In graph theory, a graph consists of vertices and edges connecting these vertices (though technically it is possible to have no edges at all.) The degree of a vertex represents the number of edges incident to that vertex. In this lesson, we will explore what that means with examples and look at different cases where the degree might not be as simple as you would guess.

Table of Contents

- The degree of a vertex in a simple graph
- Multigraphs and the degree of a vertex
- Pseudographs and the degree of a vertex
- Summary

## The degree of a vertex in a simple graph

A simple graph is the type of graph you will most commonly work with in your study of graph theory. In these types of graphs, any edge connects two different vertices. An example of a simple graph is shown below.

We can label each of these vertices, making it easier to talk about their degree. When you are trying to determine the degree of a vertex, count the number of edges connecting the vertex to other vertices.

Consider first the vertex \(v_1\). There are two edges incident with this vertex. Therefore, \(v_1\) has degree 2.

Using a common notation, we can write: \(\text{deg}(v_1) = 2\).

In fact, the degree of \(v_4\) is also 2. Vertex \(v_2\) has 3 edges connected to it, so its degree is 3. Vertex \(v_3\) has only one edge connected to it, so its degree is 1, and \(v_5\) has no edges connected to it, so its degree is 0.

Not all graphs are simple graphs. We still must consider two other cases: multigraphs and pseudographs.

## Multigraphs and the degree of a vertex

Multigraphs allow for multiple edges between vertices. An example of a multigraph is shown below.

In a multigraph, the degree of a vertex is calculated in the same way as it was with a simple graph. In the graph above, the vertex \(v_1\) has degree 3, since there are 3 edges connecting it to other vertices (even though all three are connecting it to \(v_2\)).

We can now use the same method to find the degree of each of the remaining vertices.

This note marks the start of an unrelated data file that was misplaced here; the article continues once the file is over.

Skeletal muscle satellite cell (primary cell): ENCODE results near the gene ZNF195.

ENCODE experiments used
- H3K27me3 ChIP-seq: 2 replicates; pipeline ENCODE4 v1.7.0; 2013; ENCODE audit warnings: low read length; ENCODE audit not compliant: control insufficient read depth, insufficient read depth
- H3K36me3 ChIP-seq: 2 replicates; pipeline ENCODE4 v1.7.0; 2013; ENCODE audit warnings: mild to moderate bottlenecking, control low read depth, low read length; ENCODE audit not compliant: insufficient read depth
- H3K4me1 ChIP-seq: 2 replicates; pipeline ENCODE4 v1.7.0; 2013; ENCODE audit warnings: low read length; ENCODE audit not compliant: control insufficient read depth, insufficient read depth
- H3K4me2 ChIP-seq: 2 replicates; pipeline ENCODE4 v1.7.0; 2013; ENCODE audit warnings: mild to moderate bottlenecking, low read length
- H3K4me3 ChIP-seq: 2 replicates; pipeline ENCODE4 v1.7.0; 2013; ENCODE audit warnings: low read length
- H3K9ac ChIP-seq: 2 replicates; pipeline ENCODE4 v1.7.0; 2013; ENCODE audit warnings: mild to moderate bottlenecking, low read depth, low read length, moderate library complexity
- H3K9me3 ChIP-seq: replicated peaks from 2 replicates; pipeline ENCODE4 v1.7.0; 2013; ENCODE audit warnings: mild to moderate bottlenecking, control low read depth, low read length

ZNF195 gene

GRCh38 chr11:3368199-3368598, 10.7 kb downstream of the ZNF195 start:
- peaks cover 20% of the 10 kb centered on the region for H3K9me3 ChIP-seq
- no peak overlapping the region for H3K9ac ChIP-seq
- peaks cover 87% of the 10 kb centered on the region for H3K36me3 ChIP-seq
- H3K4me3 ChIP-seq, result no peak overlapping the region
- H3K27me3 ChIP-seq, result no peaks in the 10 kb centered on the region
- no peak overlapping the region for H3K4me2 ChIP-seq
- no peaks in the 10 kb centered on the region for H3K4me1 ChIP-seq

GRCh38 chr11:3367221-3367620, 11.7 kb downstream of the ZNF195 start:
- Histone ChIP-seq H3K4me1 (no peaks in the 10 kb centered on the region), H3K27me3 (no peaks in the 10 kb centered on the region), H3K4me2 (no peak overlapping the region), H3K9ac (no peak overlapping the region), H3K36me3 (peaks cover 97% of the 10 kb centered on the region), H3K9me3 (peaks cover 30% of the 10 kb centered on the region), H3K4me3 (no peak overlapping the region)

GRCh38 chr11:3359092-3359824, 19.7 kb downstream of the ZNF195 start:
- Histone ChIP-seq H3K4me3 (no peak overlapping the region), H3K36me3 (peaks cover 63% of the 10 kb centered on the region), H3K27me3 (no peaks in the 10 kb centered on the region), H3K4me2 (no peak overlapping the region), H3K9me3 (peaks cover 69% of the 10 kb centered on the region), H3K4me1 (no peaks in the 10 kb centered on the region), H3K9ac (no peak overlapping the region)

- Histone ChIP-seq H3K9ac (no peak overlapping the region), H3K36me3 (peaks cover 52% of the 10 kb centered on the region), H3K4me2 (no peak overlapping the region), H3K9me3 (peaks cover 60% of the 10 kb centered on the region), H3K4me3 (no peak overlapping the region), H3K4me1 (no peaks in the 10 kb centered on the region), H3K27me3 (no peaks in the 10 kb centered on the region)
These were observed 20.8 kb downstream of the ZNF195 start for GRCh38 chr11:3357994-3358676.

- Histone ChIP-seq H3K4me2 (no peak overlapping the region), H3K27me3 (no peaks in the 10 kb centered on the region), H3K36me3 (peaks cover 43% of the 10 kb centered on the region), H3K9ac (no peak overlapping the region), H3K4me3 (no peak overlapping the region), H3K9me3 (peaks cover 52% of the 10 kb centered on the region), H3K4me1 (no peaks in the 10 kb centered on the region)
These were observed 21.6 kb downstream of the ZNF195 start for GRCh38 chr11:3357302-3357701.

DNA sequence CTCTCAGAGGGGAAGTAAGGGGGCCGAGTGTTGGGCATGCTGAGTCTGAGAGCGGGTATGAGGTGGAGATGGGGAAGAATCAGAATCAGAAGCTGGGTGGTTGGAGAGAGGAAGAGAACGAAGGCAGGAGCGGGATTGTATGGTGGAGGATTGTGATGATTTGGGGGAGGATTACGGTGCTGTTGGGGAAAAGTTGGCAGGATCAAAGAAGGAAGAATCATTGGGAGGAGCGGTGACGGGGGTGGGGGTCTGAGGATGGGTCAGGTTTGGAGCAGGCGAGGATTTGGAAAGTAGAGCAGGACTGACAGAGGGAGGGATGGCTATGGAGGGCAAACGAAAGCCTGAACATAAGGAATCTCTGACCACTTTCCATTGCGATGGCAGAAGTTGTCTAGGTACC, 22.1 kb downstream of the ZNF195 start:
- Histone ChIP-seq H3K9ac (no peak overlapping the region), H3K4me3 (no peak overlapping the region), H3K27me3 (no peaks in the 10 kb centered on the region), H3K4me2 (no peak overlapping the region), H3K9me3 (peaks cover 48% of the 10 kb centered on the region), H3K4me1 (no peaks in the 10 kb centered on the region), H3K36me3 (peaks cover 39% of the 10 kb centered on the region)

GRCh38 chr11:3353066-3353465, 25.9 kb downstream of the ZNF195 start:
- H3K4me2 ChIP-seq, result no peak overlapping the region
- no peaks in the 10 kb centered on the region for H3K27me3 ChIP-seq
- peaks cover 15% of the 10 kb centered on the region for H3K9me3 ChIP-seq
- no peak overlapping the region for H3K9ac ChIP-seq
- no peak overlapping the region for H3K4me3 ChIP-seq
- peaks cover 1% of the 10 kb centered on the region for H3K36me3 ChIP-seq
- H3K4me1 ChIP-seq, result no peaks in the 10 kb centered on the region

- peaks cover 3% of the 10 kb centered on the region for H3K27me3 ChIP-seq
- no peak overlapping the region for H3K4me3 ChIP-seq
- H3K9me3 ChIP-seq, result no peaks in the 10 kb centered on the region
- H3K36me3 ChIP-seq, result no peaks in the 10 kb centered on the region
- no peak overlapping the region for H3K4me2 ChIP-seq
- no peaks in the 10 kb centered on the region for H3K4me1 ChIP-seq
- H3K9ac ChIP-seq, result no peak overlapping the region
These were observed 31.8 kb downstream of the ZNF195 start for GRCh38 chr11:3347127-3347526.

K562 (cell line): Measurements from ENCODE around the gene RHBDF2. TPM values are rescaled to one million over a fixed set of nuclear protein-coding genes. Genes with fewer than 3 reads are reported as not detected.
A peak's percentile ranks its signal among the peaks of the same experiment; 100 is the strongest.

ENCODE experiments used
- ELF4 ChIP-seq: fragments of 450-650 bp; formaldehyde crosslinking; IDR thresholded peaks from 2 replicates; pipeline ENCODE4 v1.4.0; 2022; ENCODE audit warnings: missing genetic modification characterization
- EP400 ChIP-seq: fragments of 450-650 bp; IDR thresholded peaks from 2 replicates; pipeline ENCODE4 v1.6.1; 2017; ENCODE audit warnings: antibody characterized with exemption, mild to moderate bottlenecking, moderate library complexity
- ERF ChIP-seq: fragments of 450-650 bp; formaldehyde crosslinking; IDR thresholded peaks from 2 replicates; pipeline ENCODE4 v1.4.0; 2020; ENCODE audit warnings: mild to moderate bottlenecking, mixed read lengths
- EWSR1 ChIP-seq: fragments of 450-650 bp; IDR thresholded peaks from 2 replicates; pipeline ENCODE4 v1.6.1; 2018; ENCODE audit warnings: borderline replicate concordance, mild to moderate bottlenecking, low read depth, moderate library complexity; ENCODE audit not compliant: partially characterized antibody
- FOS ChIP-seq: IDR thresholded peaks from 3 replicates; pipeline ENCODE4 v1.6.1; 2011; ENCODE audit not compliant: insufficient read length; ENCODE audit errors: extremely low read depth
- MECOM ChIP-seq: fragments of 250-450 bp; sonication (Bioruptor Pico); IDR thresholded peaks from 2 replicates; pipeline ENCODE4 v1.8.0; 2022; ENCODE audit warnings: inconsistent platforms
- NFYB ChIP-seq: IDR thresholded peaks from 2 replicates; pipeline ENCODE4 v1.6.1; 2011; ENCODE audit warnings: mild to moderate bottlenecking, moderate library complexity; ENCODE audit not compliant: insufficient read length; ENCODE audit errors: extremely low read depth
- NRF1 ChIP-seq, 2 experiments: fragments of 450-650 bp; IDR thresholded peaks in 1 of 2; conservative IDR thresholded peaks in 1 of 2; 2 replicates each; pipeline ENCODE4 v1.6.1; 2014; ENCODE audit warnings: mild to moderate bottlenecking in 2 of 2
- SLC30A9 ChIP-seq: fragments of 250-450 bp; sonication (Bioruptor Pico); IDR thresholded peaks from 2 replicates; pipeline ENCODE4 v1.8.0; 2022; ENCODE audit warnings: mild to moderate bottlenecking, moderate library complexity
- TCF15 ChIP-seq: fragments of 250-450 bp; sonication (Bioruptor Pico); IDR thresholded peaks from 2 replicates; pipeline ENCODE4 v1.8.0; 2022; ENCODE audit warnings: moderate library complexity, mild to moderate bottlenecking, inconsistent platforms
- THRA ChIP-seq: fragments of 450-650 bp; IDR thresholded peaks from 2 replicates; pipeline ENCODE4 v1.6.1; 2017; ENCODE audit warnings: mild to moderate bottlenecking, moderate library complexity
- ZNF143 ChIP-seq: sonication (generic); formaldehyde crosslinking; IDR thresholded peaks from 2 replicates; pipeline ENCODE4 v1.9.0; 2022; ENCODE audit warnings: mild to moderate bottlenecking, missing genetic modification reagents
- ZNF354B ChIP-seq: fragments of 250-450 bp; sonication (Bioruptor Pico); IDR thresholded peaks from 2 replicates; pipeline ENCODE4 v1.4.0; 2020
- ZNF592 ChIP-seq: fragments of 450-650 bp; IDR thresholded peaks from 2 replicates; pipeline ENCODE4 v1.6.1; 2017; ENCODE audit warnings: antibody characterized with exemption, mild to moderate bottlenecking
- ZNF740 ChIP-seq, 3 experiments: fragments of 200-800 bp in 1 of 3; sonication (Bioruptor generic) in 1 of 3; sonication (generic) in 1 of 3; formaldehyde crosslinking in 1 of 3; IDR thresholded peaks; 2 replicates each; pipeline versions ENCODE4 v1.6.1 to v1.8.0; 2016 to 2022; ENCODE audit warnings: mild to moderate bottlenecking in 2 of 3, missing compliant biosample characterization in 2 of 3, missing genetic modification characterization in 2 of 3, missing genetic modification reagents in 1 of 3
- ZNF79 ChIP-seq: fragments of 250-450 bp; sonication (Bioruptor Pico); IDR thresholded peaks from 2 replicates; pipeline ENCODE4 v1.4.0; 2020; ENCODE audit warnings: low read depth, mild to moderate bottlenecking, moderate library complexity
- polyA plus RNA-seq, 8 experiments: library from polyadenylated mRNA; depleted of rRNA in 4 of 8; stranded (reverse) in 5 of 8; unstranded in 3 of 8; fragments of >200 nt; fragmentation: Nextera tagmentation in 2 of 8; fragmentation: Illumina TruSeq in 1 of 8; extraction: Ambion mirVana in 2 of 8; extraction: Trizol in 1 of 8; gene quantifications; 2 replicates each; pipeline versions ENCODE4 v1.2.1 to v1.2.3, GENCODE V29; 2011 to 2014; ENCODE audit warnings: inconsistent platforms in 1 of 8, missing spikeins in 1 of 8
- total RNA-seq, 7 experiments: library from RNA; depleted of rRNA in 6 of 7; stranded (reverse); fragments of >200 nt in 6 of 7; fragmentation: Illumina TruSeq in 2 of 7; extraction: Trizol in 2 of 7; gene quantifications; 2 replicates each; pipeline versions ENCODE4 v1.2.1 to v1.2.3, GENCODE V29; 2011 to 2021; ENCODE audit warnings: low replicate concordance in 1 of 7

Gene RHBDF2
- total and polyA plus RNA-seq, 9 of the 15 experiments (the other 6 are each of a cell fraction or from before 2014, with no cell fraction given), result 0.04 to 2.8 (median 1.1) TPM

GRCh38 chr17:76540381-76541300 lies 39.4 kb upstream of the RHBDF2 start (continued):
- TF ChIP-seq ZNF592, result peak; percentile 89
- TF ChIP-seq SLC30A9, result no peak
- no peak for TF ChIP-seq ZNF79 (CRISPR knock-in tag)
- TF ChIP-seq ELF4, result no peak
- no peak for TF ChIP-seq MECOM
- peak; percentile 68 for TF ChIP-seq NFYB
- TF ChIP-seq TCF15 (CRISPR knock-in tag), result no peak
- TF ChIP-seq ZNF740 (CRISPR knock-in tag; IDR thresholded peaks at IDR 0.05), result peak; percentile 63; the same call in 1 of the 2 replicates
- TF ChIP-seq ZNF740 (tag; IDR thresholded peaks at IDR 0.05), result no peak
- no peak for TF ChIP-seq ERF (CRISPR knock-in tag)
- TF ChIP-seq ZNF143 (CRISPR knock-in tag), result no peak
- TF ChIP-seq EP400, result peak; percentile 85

Hint: You can check your work by using the handshaking theorem. It states that the sum of all the degrees in an undirected graph will be 2 times the number of edges. In the example above, the sum of the degrees is 10 and there are 5 total edges.

## Pseudographs and the degree of a vertex

Pseudographs are not covered in every textbook, but do come up in some applications. These are graphs that allow a vertex to be connected to itself with a loop. In the example below, we see a pseudograph with three vertices. Vertex v_{2} and vertex v_{3} each have an edge connecting the vertex to itself.

When calculating the degree of a vertex in a pseudograph, the loop counts twice.

In the graph above, vertex \(v_2\) has two edges incident to it. But, it also has a loop (an edge connecting it to itself). This adds 2 to the degree, giving this vertex a degree of 4. Similarly, \(v_3\) has one edge incident with it, but also has a loop. Therefore its degree is 3.

Note that with this convention, the handshaking theorem still applies to the graph. There are 4 edges, since each loop counts as an edge and the total degree is:

\(1 + 4 + 3 = 8 = 2 \times \text{(number of edges)}\)

## Summary

The degree of a vertex is the number of edges incident to the vertex. This is simply a way of saying “the number of edges connected to the vertex”. It is common to write the degree of a vertex v as deg(v) or degree(v). If you are working with a pseudograph, remember that each loop contributes 2 to the degree of the vertex.

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